Having worked in law and computer science previously, I set out on a mission to learn more about my seller of this certificate. At the same time, I filed a complaint against the seller with PayPal. After all, I was out a card valued at $500 with nothing to show for it except my purchase transaction. By the way, you might want to read this article I wrote on PayPal’s changing terms and how that affects buyers of gift cards going forward.
PayPal was a little hesitant to offer any compensation initially. That just made me more diligent in tracking down my seller. Fortunately for me, this seller ran afoul of the police in a credit card scam. I was able to locate an arrest and a plea deal by the seller over the fraudulent use of legitimate credit card numbers and accounts, but placed on manufactured fraudulent credit cards; she and her brother were making or buying their own. They then used these cards to purchase legitimate gift cards and then set out to make easy money by selling them on the gift card reselling markets.
So, apparently, she was buying say a $500 gift card with no cost out of her pocket and so selling it for say $300 or $400 was quick, easy money. Problem is they ran into a clerk in a retail store who got suspicious and contacted the police. Shortly thereafter police arrived on the scene and discovered the two holding dozens of these ‘fake’ credit cards and thousands of dollars of gift cards; supposedly purchased with these credit cards.
The seller of my gift card certificate was the same woman in the picture and the story. I was able to take all of this information after speaking to an investigator and confirming with the police and court records and present that to PayPal who immediately ruled in my favor and returned my purchase cost.
Now, I was fortunate in the timing and my diligence. Otherwise, I am not sure what PayPal’s ultimate resolution to my case would have been.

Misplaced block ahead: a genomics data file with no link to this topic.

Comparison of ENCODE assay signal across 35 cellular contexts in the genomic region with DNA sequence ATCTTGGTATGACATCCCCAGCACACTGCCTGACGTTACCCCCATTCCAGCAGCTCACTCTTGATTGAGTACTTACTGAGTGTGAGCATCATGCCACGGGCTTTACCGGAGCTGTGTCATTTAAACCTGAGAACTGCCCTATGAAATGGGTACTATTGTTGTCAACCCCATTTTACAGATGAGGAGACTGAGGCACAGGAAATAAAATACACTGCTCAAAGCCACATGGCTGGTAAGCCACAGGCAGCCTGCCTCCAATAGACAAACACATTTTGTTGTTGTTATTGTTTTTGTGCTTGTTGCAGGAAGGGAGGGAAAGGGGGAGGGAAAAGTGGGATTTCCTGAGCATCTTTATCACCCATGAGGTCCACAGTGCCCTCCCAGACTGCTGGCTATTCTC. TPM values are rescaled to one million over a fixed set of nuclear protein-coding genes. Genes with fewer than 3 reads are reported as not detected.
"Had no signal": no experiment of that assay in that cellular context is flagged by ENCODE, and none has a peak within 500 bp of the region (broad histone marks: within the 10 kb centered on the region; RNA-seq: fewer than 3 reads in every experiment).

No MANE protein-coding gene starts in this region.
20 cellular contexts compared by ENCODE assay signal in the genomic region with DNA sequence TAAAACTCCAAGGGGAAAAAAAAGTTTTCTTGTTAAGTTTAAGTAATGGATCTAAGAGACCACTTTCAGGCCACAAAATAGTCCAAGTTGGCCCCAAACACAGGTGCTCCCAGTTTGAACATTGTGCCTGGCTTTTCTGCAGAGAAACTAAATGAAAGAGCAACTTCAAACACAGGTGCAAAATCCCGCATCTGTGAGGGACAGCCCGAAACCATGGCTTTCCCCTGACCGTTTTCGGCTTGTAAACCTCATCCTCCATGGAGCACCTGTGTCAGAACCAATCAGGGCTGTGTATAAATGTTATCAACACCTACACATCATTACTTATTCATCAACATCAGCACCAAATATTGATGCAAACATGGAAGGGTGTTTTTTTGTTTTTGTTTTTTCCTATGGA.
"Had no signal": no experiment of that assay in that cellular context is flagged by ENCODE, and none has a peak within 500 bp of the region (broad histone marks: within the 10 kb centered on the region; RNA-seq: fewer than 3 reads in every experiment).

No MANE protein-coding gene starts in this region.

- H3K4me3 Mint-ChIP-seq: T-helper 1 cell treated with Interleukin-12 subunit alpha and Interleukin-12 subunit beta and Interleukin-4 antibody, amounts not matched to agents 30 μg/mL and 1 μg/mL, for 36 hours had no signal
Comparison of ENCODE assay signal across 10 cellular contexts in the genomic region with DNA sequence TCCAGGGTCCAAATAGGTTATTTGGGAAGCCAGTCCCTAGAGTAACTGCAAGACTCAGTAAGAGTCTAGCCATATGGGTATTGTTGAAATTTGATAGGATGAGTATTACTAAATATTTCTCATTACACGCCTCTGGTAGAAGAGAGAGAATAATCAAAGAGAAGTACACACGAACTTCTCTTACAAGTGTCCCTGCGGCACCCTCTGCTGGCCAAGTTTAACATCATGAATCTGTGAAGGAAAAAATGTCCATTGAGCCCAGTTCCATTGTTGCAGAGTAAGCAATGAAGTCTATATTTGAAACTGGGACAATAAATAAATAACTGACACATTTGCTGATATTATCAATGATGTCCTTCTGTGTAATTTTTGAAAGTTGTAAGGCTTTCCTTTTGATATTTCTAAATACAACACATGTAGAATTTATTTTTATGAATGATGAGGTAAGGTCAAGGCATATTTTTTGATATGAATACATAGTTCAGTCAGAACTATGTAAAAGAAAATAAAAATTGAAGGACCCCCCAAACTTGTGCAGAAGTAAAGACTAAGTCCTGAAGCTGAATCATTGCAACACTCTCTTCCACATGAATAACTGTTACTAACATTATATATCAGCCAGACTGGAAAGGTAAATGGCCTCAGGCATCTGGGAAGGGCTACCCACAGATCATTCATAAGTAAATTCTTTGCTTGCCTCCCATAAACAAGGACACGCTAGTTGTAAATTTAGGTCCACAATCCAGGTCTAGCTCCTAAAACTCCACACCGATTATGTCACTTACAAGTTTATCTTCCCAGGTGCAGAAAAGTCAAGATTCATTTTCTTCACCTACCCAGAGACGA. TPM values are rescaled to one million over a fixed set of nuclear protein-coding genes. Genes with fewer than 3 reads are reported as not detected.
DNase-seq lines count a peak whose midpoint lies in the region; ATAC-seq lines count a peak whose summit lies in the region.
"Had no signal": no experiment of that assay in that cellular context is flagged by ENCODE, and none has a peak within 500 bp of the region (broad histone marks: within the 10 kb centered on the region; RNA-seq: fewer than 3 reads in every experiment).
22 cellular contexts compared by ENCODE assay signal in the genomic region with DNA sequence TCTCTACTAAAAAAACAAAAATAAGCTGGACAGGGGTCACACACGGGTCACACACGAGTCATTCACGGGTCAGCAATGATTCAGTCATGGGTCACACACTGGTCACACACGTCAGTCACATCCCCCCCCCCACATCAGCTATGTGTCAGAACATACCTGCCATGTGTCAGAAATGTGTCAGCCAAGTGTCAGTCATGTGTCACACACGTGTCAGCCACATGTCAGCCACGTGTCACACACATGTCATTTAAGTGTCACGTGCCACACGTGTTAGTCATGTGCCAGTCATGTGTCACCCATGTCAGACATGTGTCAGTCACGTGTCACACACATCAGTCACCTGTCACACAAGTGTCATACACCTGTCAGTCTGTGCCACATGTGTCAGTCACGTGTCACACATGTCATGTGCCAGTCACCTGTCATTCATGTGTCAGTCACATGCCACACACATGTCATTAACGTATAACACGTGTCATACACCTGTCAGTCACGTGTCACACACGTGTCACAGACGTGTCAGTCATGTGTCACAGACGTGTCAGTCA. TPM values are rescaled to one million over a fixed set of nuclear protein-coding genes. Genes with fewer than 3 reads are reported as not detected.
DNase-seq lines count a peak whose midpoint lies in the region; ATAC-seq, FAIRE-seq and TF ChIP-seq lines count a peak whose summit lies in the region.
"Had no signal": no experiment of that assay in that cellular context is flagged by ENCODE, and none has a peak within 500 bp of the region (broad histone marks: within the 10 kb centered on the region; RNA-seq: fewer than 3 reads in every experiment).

It is worth noting that Hyatt has had more than its share of problems with gift cards. Just follow this FlyerTalk thread on the subject. Additionally, Hyatt had thousands of dollars of their gift cards and egift cards pulled from the reseller market this summer. Once where there were thousands in value today there are less than 30 cards/certificates on the reseller’s market.
Now this type of occurrence can happen anywhere with any type of transaction. In fact, you do not even have to be a willing participant. Take the example of Wells Fargo employees creating fake bank accounts to earn bonuses! Fraud is a major problem in this internet world. René posted an article here on the blog on how credit card thieves were using this same technique to buy iPhones. Of course, this makes a lot of things more difficult for honest folks who are just trying to save money.
My point is that purchasing certain monetary equivalents on the internet has huge risks and a buyer needs to understand that and have a course of action. Research your seller’s history; check the terms and conditions for refunds and disputes. Also, and this should go without saying; use your gift cards and certificates very soon after a purchase! Time is not your friend in this arena.
If you play it smart though, you can get some great deals and cut your travel and vacation costs.
Do you have a similar story of a transaction that went wrong? Do you trust gift cards sold online? What has been your experience? Please share your comments and questions below. – John @laptoptravel